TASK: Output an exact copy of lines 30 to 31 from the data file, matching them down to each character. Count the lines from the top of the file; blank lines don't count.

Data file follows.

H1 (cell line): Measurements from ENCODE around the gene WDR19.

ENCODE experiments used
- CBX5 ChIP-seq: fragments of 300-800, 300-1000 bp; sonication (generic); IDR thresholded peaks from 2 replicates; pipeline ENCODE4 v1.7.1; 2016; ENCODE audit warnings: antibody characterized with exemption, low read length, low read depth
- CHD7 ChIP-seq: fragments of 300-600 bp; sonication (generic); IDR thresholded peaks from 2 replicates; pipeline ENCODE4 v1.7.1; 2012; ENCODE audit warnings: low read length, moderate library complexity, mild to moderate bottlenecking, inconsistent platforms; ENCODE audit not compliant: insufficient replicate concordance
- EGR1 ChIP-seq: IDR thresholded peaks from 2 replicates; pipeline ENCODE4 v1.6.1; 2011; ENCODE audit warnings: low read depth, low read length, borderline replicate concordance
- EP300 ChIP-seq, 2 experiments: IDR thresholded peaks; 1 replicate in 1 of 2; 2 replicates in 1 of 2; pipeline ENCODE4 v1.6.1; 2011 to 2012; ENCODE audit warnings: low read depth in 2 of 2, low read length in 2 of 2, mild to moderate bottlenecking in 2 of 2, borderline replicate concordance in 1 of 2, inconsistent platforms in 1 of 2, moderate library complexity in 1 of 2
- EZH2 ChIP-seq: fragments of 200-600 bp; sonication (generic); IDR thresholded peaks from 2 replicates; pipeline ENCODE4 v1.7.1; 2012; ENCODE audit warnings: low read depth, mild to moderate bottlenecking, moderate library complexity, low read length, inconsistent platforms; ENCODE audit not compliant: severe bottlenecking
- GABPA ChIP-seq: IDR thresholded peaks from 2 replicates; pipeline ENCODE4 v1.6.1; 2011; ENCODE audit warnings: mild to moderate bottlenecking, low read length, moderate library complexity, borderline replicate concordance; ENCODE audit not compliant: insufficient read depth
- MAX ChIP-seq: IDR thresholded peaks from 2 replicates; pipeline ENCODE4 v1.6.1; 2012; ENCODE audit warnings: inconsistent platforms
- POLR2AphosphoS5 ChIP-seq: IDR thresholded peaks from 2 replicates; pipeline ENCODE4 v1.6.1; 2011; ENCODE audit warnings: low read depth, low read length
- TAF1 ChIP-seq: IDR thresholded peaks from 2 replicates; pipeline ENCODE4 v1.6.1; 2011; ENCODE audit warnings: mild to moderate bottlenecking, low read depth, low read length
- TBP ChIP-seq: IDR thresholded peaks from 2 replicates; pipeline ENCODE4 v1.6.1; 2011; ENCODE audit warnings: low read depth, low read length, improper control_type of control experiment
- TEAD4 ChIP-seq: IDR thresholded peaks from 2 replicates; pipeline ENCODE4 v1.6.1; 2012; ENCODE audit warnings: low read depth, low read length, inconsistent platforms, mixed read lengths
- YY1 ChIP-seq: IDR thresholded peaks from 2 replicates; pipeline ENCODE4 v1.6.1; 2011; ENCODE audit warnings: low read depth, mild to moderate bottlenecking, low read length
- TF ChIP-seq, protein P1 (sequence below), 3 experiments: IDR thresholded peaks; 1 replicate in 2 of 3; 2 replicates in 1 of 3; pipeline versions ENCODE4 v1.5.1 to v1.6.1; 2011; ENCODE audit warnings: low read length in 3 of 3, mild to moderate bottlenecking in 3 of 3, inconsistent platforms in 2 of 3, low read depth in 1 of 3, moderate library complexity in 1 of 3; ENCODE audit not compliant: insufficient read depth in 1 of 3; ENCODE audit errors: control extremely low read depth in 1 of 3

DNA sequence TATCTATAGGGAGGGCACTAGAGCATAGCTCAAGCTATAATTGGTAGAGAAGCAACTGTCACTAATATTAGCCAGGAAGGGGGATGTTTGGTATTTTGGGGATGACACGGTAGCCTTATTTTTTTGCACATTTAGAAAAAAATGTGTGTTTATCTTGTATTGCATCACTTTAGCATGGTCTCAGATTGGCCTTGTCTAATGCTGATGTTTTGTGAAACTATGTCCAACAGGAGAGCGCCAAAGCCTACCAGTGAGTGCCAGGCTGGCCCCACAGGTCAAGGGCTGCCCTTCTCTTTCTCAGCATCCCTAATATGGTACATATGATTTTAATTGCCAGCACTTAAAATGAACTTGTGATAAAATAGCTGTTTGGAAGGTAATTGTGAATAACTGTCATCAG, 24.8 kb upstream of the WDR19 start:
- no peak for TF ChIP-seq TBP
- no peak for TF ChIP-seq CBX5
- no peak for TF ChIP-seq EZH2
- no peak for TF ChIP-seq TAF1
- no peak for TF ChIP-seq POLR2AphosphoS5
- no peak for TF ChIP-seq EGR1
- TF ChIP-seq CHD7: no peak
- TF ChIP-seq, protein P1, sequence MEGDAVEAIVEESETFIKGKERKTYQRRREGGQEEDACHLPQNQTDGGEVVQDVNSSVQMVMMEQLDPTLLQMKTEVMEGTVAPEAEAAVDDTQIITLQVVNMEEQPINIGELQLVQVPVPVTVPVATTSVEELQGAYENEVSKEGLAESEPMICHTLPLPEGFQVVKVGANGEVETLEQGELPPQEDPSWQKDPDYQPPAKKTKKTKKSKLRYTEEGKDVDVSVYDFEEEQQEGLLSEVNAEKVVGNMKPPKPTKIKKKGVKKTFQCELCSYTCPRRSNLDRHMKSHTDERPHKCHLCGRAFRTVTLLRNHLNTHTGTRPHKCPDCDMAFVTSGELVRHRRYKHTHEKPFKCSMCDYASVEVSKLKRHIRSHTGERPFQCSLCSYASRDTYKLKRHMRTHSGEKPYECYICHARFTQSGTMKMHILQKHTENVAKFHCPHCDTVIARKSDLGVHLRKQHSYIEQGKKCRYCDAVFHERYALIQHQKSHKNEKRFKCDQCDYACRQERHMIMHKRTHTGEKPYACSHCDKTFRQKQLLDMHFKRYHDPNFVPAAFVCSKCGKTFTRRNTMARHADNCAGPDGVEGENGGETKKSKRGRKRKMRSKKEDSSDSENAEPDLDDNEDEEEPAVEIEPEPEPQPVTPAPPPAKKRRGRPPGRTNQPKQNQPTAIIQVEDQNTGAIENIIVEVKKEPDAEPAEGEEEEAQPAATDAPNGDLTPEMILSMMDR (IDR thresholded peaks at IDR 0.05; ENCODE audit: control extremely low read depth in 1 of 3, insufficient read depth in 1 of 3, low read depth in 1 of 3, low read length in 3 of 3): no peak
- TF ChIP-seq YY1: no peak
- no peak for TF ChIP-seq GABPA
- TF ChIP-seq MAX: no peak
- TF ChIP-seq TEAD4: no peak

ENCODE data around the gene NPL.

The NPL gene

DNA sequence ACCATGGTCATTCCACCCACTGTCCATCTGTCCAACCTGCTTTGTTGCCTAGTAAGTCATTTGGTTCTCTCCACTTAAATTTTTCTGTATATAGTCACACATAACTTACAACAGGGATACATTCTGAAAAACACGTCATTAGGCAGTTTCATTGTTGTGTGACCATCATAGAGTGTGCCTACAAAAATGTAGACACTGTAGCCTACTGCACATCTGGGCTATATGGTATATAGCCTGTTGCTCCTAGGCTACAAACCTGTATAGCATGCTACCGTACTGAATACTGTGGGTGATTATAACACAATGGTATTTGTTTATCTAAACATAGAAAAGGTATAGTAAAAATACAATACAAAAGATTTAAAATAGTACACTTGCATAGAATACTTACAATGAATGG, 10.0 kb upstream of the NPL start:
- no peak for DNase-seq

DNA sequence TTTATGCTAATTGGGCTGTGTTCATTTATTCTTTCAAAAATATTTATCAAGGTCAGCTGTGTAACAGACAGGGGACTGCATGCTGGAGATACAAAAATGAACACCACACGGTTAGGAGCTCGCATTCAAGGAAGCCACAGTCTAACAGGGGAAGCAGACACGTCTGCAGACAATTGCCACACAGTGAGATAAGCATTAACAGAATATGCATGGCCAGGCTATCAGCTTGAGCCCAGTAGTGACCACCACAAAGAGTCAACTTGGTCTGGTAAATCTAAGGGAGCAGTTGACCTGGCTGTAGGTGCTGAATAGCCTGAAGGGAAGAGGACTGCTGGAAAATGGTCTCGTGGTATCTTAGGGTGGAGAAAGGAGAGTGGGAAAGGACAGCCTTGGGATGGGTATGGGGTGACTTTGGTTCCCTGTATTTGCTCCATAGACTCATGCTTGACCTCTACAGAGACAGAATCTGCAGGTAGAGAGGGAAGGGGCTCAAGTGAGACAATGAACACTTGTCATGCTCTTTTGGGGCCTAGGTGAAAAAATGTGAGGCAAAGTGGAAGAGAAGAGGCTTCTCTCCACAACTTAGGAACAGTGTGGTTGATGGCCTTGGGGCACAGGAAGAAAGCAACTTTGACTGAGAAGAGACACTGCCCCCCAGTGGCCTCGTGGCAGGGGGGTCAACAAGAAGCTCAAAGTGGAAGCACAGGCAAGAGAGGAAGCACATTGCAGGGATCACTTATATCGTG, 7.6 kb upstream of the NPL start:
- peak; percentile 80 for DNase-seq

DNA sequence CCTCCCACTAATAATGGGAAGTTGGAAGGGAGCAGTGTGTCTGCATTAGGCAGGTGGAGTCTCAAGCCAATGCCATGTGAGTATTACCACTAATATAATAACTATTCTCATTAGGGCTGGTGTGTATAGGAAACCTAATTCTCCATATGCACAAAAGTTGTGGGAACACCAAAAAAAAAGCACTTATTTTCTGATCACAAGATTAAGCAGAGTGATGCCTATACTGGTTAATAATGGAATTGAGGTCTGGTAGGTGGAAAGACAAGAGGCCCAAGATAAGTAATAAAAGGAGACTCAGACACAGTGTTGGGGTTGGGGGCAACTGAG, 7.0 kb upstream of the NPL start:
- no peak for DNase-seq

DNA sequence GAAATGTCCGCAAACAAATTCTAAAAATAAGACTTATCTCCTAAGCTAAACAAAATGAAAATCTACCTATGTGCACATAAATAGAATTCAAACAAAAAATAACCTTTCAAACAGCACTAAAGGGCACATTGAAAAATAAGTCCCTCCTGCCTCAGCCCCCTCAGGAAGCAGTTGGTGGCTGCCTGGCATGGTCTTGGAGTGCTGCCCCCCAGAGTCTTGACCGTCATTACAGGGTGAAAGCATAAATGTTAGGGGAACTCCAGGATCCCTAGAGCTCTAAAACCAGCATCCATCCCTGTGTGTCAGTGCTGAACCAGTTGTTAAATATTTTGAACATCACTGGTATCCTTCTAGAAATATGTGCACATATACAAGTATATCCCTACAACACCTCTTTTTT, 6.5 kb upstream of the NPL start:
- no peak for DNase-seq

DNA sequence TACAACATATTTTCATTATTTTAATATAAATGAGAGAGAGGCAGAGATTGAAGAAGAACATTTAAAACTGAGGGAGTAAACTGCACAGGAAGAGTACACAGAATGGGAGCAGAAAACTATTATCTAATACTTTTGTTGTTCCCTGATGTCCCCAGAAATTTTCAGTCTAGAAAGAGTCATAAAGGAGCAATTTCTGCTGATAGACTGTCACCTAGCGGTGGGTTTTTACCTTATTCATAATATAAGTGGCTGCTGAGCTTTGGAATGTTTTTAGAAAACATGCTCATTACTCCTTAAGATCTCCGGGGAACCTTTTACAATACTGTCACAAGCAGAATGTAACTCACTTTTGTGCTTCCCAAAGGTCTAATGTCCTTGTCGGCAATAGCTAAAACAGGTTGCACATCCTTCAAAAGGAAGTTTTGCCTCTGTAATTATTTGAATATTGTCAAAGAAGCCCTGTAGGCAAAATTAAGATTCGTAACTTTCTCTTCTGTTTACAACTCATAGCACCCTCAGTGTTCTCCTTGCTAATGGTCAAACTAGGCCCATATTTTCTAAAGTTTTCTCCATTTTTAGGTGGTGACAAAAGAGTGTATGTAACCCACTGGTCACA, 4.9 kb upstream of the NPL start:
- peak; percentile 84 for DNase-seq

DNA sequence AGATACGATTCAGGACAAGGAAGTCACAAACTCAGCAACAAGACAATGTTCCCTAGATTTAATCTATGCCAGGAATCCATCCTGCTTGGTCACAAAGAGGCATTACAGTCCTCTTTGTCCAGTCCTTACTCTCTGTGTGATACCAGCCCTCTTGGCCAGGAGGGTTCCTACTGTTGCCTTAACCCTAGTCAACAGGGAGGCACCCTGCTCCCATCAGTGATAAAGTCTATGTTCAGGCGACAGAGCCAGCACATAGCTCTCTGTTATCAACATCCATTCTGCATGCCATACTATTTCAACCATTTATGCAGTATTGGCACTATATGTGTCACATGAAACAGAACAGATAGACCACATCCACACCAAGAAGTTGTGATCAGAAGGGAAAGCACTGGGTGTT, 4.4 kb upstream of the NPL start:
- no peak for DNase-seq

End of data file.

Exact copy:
The NPL gene

DNA sequence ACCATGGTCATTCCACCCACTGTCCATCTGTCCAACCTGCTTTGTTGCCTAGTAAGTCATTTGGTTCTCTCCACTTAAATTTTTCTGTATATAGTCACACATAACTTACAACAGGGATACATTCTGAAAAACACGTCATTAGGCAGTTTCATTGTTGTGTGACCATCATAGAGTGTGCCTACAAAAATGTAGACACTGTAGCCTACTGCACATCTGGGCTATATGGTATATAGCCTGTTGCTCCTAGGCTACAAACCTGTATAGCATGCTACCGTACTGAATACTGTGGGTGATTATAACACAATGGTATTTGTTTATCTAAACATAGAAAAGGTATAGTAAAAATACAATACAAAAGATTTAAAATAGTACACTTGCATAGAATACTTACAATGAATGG, 10.0 kb upstream of the NPL start: